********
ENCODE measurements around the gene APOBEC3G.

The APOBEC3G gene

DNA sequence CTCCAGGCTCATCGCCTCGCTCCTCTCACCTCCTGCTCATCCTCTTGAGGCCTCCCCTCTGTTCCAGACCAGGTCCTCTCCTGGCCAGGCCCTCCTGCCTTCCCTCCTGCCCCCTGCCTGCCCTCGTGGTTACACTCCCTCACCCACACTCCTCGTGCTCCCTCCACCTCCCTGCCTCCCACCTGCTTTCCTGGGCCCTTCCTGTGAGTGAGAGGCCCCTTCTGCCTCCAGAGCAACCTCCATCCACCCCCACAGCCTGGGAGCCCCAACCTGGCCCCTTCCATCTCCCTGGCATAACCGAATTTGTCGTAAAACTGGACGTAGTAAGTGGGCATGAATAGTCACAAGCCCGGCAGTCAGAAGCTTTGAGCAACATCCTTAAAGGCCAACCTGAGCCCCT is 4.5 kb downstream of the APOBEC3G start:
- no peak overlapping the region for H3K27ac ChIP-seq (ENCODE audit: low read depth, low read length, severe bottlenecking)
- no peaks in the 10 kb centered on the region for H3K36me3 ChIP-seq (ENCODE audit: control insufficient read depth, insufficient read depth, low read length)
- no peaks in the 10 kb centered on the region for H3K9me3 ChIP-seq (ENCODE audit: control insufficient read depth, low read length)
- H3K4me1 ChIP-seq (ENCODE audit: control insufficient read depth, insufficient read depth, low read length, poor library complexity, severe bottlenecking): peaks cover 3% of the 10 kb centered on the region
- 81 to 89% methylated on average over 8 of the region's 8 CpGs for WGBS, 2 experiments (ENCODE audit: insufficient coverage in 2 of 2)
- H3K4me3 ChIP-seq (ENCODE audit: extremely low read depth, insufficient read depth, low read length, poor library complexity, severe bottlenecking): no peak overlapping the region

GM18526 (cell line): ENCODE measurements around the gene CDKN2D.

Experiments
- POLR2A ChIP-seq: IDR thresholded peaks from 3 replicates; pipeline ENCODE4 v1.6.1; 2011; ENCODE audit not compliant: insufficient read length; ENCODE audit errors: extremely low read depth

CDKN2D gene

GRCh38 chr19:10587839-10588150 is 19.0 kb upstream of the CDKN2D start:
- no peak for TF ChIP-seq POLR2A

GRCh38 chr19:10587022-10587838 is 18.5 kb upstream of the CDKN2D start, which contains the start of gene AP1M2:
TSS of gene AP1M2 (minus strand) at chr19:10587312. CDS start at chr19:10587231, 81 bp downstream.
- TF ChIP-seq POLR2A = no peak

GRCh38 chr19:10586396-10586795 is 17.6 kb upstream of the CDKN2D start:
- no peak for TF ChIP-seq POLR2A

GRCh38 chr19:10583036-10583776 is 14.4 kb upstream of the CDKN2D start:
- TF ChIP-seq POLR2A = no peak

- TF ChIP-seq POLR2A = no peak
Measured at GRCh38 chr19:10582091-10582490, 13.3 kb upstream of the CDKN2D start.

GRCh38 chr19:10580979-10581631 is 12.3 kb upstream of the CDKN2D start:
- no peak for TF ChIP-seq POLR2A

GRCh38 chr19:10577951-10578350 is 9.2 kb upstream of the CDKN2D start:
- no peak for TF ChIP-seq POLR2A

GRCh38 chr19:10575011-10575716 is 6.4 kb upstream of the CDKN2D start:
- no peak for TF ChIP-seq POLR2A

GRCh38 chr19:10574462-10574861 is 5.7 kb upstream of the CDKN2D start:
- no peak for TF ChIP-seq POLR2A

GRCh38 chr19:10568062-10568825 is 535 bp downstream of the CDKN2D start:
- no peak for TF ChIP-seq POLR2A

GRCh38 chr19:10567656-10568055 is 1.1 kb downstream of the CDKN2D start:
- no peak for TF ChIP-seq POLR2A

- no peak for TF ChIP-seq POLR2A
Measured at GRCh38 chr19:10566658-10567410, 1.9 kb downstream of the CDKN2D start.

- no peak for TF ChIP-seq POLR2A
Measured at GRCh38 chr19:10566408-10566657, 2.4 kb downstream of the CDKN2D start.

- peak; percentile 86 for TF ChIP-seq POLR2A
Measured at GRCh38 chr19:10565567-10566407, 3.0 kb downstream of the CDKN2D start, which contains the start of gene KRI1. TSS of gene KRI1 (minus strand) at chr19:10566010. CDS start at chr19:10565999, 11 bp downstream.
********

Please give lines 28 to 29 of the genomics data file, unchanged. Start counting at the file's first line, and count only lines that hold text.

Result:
- no peak for TF ChIP-seq POLR2A

GRCh38 chr19:10575011-10575716 is 6.4 kb upstream of the CDKN2D start: